14.0582 teleprompto?

From: by way of Willard McCarty (willard@lists.village.Virginia.EDU)
Date: 01/09/01

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                   Humanist Discussion Group, Vol. 14, No. 582.
           Centre for Computing in the Humanities, King's College London
             Date: Tue, 09 Jan 2001 11:22:10 +0000
             From: "David L. Gants" <dgants@english.uga.edu>
             Subject: A Teleprompto?
       >> From: "Jim Marchand" <marchand@ux1.cso.uiuc.edu>
                            A New Kind of Error?
    As a humanistic philologist, I spend a great deal of time listening
    and watching for `errors', such as the recent use of _livid_ to
    mean, not purple, but `quite angry', or such things as the
    hyperurbanism `between you and I' (and others of the kind).  Each
    new invention brings with it its own types, as the stylus and the
    clay, the chisel and the stone, the brush and the papyrus, the pen
    and the parchment, etc. brought us the scribal error, the
    typewriter the typo.  We had the mixup of the idiot boards in one
    of Reagan's speeches (bothered him not at all).  Each of these
    required special skills on the part of the philologer, and we have
    books on how to recover the original.  Now comes a new invention:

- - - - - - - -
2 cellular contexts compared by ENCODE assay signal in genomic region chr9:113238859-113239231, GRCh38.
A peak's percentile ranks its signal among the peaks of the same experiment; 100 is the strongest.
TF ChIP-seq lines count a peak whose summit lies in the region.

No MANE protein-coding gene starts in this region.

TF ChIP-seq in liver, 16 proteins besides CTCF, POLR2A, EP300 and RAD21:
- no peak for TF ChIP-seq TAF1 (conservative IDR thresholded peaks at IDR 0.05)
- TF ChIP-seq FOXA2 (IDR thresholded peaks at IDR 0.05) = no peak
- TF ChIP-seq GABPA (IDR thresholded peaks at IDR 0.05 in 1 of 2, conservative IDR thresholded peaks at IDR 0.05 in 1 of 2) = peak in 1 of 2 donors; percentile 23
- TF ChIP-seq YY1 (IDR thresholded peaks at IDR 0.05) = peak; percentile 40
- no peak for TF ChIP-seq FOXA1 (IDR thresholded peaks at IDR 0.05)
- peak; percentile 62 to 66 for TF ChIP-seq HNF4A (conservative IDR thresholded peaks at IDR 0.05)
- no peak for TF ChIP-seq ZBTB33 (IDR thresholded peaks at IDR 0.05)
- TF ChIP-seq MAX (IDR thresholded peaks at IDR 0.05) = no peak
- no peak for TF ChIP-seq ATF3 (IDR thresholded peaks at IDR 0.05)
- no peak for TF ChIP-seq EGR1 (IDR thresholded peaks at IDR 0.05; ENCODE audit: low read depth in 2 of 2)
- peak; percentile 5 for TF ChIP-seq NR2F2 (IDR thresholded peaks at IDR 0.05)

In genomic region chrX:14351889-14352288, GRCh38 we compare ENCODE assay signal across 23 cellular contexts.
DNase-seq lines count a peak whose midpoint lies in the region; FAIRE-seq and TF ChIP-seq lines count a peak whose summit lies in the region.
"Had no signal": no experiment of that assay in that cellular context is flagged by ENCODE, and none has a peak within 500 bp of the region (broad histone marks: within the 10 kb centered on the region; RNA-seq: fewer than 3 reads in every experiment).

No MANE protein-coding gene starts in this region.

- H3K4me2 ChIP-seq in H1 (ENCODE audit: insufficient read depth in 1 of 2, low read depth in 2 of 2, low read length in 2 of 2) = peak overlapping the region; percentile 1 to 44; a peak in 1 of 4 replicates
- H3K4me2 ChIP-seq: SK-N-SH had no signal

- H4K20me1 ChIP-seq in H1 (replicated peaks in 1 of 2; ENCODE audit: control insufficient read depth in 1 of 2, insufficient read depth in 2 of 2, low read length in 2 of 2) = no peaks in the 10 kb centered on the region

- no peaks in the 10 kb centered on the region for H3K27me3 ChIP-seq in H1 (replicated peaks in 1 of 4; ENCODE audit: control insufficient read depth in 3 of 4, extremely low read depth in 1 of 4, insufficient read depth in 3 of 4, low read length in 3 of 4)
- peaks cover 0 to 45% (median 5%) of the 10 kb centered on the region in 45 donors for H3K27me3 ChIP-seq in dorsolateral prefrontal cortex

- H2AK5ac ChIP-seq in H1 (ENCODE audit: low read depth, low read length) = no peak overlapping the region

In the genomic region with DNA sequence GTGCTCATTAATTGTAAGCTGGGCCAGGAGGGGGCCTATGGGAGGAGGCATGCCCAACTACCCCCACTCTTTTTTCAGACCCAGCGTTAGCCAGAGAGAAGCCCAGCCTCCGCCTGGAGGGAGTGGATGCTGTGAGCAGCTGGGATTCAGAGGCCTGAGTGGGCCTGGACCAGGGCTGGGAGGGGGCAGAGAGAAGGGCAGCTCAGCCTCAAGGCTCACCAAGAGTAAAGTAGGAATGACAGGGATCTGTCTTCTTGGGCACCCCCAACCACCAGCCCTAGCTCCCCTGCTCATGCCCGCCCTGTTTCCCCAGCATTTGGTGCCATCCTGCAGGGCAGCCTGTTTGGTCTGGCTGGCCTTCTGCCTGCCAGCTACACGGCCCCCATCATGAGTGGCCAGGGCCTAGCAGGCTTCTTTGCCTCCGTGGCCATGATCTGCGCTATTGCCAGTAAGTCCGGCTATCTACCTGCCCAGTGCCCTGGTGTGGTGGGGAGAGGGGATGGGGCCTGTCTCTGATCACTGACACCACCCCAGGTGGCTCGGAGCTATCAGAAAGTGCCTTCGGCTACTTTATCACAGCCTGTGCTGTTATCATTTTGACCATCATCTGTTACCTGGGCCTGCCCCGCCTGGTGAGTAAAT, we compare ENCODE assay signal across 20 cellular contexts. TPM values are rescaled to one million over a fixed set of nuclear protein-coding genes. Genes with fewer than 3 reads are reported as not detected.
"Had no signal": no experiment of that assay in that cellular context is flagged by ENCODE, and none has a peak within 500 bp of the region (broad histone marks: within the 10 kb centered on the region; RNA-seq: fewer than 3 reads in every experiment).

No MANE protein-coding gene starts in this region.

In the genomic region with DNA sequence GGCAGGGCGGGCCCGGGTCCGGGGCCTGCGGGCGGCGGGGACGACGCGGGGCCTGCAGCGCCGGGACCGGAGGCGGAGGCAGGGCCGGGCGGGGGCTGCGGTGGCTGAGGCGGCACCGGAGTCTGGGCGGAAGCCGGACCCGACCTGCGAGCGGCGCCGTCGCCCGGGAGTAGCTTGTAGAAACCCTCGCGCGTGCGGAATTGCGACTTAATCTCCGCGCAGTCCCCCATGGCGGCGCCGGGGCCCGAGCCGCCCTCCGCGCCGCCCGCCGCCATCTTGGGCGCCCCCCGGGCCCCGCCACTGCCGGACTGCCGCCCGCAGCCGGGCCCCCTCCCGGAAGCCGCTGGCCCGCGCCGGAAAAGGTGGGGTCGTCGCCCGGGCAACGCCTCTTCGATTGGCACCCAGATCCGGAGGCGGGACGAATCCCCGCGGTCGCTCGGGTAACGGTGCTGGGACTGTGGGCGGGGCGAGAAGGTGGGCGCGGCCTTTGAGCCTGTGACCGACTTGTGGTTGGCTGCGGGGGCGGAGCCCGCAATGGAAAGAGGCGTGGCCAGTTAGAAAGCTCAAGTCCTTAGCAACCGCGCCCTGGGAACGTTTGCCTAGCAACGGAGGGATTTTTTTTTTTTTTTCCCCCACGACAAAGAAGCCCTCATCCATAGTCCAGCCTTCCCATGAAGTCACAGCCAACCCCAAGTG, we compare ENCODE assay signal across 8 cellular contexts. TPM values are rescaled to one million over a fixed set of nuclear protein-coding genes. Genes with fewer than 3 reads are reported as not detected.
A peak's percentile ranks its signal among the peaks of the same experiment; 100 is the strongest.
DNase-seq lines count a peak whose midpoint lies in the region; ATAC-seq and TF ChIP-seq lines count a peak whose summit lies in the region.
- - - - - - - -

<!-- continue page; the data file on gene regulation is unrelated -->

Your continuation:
the teleprompter (and the see-through teleprompter).  Those who
    watched both conventions, with speakers changing their positions to
    accomodate cameras and teleprompters know what I mean.  In one of
    his speeches Bush referred to people `filing out their forms'.
    Here, one cannot be sure whether this was his error or that of the
    teleprompter typist.  Just this morning, I heard a senator speak of
    `Britian's role', and I feel sure that must have been the
    teleprompter, since I know of no one who says Britian for Britain
    (spelling is a whole nother thing).  Those who watched the Supreme
    Court recently on TV and saw how badly the court reporter spelled
    can be sure that teleprompter typists are likely to do so also.
    Thus, there may spring up a new task for the philologist.  I am
    sure that in the future we will see people claiming that World War
    III was started by a misreading of a teleprompter by some great
    official, just as that everyone knows that World War II was started
    by the mistranslation of a Japanese word. Perhaps awareness will
    mitigate (I saw that recently, too) against this.

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